Learning from the Fast Casual Craze
Happy Monday morning to everybody. I hope work’s treating you well this week, and that maybe you’ve had some time to enjoy the start of the Olympics. Watching the Games, you see a marked difference in commercials — what they’re for and who they feature — and it’s obvious that a big portion of the consumer populace is increasingly interested in health, fitness, and well-being, especially during international sporting competitions. The commercials for Subway and other health-oriented fast food options remind us that while America will always love food-to-go, the values and options offered by quick, efficient restaurants have become important for diners to consider.
It’s been a while since we’ve talked about fast casual dining, one of the most quickly growing segments of the restaurant industry. Fast casual restaurants — you know, the ones where you stand at a counter and get to customize your meal from a variety of fresh, usually-visible ingredients — have become increasingly popular, as consumers attempt to mesh together the American stand-by of fast food and a growing interest in fresh, healthy, and sustainable ingredients. The most recognizable restaurants in this category are the national chains: Chipotle, Panera, and Five Guys, to name a few. However, one walk down a busy city block quickly shows the popularity of this restaurant style, both in chains and smaller, independently owned options. Whether you’re looking for salads, sandwiches, burritos, burgers, or just about anything else that can be served up quickly and with a number of customizable options, fast casual dining is on the rise.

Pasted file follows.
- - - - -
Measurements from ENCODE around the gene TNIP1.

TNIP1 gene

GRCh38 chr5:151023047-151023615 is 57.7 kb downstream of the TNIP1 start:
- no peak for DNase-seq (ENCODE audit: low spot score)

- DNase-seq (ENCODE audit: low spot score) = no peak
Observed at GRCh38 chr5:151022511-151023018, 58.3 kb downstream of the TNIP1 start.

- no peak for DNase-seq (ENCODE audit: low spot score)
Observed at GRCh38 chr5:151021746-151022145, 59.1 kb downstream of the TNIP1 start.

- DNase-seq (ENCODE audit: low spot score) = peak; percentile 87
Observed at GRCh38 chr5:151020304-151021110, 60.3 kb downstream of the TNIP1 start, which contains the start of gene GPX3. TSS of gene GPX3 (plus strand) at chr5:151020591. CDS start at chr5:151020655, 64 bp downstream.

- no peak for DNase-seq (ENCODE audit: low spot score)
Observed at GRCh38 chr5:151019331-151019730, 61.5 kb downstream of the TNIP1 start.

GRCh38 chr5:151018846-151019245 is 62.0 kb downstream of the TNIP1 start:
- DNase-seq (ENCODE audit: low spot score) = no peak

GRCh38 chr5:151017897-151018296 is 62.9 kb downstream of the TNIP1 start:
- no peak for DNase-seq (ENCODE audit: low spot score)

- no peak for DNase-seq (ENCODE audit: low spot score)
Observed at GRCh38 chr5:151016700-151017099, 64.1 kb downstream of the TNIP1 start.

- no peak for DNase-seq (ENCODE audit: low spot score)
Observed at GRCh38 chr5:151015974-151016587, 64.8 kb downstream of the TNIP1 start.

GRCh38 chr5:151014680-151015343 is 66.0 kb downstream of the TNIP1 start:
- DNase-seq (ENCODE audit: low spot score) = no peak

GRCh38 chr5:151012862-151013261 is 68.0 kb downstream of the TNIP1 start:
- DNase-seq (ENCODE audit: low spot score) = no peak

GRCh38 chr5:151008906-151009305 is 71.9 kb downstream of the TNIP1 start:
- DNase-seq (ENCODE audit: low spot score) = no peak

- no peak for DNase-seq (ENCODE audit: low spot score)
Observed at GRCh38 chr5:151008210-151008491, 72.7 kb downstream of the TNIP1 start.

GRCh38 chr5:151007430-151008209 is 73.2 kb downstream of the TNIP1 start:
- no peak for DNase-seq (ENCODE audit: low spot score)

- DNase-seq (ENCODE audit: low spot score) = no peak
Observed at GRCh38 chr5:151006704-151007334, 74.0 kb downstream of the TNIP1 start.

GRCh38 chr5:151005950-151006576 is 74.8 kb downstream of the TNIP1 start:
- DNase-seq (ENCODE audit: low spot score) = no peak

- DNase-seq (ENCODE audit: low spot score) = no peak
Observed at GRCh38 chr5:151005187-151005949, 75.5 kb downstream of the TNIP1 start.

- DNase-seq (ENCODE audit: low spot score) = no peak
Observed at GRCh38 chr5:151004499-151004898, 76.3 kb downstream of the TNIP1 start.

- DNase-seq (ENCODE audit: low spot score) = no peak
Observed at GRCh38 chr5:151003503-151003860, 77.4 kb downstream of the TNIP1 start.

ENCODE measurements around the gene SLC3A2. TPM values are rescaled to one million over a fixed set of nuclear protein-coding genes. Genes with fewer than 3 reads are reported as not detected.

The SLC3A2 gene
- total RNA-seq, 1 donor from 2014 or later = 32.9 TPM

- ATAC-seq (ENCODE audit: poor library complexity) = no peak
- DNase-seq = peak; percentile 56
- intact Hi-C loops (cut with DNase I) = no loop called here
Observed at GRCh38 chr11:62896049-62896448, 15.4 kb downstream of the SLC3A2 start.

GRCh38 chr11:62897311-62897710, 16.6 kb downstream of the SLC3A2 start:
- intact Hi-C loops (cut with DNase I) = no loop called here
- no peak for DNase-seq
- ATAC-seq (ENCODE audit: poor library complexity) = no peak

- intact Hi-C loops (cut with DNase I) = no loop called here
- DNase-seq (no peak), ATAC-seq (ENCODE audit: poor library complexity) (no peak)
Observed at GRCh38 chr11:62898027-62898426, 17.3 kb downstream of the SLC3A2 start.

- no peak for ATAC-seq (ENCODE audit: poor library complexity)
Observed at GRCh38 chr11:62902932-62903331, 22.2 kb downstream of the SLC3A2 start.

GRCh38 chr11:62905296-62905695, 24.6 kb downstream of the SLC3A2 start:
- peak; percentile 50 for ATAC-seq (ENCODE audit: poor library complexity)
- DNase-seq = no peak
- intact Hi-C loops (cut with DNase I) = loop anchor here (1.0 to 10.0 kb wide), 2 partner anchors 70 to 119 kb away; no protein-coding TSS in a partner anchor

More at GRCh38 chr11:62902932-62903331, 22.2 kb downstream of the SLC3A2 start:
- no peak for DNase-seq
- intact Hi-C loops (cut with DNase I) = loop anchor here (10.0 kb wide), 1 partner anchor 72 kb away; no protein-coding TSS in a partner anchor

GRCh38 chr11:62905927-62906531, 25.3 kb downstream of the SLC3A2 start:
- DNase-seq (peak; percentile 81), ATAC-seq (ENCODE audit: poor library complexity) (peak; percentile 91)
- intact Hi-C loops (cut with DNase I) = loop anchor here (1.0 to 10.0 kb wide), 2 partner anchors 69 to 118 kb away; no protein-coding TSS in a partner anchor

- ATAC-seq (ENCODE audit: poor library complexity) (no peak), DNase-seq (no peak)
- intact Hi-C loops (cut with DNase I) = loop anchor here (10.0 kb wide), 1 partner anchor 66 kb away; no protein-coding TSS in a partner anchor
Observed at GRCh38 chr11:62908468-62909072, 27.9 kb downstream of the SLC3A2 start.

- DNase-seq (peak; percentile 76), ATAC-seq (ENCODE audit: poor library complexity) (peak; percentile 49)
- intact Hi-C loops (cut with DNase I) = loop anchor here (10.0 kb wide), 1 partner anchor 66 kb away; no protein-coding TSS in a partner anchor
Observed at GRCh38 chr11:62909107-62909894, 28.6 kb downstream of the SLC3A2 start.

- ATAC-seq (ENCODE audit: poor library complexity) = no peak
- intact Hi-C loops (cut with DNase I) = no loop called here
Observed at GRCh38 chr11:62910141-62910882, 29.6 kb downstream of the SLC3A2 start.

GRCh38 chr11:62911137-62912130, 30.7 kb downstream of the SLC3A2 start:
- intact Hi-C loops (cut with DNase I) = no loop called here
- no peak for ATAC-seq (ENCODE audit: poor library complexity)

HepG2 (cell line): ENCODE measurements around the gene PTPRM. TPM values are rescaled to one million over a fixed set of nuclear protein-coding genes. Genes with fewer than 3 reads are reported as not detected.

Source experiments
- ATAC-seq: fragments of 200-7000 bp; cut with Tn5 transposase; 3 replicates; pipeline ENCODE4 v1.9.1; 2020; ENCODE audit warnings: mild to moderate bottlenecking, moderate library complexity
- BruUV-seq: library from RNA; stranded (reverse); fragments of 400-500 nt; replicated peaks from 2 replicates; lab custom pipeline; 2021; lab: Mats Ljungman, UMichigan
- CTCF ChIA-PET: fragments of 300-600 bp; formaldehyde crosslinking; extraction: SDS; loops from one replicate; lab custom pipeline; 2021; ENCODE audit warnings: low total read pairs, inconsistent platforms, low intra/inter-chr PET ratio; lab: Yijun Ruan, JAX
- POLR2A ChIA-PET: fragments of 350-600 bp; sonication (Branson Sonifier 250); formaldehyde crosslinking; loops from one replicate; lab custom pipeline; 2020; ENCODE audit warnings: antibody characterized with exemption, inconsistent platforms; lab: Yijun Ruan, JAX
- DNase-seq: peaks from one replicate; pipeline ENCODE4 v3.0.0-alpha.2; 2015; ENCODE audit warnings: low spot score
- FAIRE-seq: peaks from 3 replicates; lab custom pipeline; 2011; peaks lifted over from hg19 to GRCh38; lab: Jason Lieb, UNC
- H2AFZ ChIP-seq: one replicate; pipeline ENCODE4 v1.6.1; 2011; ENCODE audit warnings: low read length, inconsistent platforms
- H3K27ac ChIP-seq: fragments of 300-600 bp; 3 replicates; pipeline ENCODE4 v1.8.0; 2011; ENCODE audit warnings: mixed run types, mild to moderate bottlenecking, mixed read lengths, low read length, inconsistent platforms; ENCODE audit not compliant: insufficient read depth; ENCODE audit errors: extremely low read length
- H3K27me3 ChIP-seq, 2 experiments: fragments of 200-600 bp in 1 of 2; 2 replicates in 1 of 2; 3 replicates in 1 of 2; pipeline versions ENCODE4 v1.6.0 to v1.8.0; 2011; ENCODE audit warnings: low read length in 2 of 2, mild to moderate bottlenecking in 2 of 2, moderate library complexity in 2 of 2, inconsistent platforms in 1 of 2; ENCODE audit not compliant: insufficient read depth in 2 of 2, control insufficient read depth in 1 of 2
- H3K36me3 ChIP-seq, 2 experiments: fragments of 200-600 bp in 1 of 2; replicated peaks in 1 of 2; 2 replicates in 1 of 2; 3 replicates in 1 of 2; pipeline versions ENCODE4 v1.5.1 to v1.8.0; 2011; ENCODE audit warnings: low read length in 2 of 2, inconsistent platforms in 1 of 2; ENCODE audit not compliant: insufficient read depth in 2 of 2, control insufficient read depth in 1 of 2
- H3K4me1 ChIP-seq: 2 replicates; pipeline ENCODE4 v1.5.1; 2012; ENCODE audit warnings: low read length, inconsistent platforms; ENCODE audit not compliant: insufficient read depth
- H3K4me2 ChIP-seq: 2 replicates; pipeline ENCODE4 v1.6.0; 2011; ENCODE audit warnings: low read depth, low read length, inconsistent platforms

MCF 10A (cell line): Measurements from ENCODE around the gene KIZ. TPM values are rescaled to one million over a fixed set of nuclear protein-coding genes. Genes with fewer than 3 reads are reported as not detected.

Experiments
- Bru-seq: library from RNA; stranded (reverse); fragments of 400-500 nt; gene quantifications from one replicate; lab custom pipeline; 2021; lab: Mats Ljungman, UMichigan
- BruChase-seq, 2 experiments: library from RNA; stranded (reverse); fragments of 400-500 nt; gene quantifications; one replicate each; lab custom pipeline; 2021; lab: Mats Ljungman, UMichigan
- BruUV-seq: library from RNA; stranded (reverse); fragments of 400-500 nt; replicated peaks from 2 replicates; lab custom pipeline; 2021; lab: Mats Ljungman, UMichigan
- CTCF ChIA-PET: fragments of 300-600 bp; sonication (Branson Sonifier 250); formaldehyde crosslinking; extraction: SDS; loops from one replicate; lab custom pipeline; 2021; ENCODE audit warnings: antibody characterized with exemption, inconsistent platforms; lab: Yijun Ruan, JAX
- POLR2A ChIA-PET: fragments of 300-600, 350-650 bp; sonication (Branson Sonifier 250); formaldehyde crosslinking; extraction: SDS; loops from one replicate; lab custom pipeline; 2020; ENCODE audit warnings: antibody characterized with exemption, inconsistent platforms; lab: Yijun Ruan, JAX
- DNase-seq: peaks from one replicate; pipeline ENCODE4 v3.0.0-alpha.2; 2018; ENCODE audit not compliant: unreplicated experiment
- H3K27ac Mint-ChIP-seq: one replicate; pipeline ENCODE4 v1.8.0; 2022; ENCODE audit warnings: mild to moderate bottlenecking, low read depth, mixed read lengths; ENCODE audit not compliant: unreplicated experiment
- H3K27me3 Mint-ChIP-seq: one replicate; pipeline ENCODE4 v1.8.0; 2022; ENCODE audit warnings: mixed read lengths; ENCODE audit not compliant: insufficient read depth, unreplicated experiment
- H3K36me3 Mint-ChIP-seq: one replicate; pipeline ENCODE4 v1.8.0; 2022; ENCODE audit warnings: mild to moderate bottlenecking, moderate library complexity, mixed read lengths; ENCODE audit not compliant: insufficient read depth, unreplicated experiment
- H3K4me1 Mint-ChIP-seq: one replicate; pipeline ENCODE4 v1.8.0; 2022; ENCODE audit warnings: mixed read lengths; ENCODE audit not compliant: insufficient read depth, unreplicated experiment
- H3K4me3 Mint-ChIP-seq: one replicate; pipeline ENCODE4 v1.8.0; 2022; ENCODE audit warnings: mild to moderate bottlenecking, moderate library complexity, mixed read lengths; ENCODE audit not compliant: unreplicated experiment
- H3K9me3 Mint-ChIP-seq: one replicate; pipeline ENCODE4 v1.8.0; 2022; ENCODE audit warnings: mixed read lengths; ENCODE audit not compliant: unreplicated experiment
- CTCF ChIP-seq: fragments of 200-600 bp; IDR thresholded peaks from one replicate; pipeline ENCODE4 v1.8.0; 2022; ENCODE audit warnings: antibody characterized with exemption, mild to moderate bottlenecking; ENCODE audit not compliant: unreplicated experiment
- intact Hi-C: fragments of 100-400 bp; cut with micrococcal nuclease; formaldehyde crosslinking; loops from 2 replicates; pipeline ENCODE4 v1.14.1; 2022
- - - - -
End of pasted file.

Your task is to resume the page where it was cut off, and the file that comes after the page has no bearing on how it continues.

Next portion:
That said, the fast casual model probably can’t work for every kind of cuisine or style of restaurant; it’s not as though consumers don’t also still go out to places where they can sit down, order off a menu, and have their needs attended to by a waiter or waitress. Still, the rising popularity of fast casual dining does offer a certain amount of insight into the consumer mind. What is it that people want these days when they go out to eat? How can we apply these things to any style of food service?
Fast casual restaurants offer four main things that are becoming increasingly important to customers:
-fresh preparation styles
Over the course of this week’s posts, I’m going to break these four customer desires down into further detail and see how they can apply to just about any style of restaurant or café. On Wednesday, we’ll talk about value and premium ingredients, and on Friday the topic of discussion will be healthier options and fresh preparation styles. Hopefully, by breaking these ideas down as they relate to every restaurant, not just upscale fast food joints and delis, the current trend will shed light on changing customer values, something every restaurant — regardless of style — ought to be paying attention to.
Until then, contact us here.